64  If a supply of service is in the nature of inter- State supply – IGST will apply.  If supply of service is local then CGST + SGST will apply.  What is the line of the distinction between inter-State service and intra-service?  When there is so much of disputes on goods, services are not going to be easy. K.Vaitheeswaran - All Copyrights Reserved

65  Both CGST and SGST would be levied on import of Goods and Services into the country.  Tax would be based on destination principle.  Tax revenue in the case of SGST will accrue to the State where the imported goods and services are consumed.  Full set off of GST on imports will be available. K.Vaitheeswaran - All Copyrights Reserved

66  Taxation of services can be a big challenge in GST system.  If only select services are taxed then the scope and ambit and coverage becomes an issue and the intended objective of revenue and growth in GDP may not fully materialize.  If all services are taxed it is very difficult for somebody to understand whether he is providing service or not for the purpose of taxation.

67  Transportation of goods by road  Non-A/c Rail – Passengers  Taxis, Autos, Public transport  Health care  Doctors  Film Industry K.Vaitheeswaran - All Copyrights Reserved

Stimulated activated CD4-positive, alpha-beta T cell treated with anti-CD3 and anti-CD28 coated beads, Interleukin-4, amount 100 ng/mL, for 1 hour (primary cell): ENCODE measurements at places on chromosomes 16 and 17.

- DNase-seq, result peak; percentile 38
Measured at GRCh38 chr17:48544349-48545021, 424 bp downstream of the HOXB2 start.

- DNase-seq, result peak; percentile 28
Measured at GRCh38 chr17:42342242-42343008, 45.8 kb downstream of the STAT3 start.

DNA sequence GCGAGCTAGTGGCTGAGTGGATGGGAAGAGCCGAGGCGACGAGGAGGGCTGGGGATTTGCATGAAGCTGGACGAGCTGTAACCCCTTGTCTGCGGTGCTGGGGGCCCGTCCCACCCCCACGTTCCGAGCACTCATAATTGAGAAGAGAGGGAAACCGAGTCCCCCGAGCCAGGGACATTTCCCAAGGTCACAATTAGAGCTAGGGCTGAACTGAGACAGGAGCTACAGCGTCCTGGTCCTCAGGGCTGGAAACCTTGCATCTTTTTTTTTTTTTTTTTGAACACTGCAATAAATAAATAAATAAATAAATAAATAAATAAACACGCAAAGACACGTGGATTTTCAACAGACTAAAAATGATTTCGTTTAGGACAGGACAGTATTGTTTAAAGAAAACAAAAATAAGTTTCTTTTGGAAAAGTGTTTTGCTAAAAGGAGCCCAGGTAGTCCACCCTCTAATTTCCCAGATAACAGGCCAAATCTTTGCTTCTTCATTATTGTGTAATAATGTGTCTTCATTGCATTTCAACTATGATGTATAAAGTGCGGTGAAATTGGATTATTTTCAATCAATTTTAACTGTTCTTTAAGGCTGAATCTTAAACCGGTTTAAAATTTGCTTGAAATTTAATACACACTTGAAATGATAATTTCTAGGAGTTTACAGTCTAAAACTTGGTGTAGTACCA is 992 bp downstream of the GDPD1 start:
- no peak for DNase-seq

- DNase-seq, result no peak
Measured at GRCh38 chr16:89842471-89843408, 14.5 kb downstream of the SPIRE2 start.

68  What would constitute an inter-State service would be a challenge.  Very difficult to determine inter-State character when services are involved.  head office in Mumbai executes an agreement with a client having office in Mumbai for providing services through out the country.  Which SGST is applicable ?  Assuming client office in Delhi, whether IGST ?

69  Treatment of reimbursements, incentives.  Professional based in Bangalore providing audit services for a client in Delhi.  If IGST is determined based on invoice reference, acceptability by States has to be ensured.

70  If every State seeks to tax services then compliance would be required in multiple States even though the operations would be very minor in that State.  Unlike a manufacturer the small service provider does not have a very big finance team or employees all over the country with expert knowledge on taxes.  Compliance issues.  Increase in cost of compliance.

71  Jewellery exempted from duty.  Attempted levy on branded jewellery in  Branded jewellery completely exempted in  Another round of attempted levy from  VAT on jewellery.  CGST at 13.91% ?  SGST at 12.77?  Special GST rate for Jewellery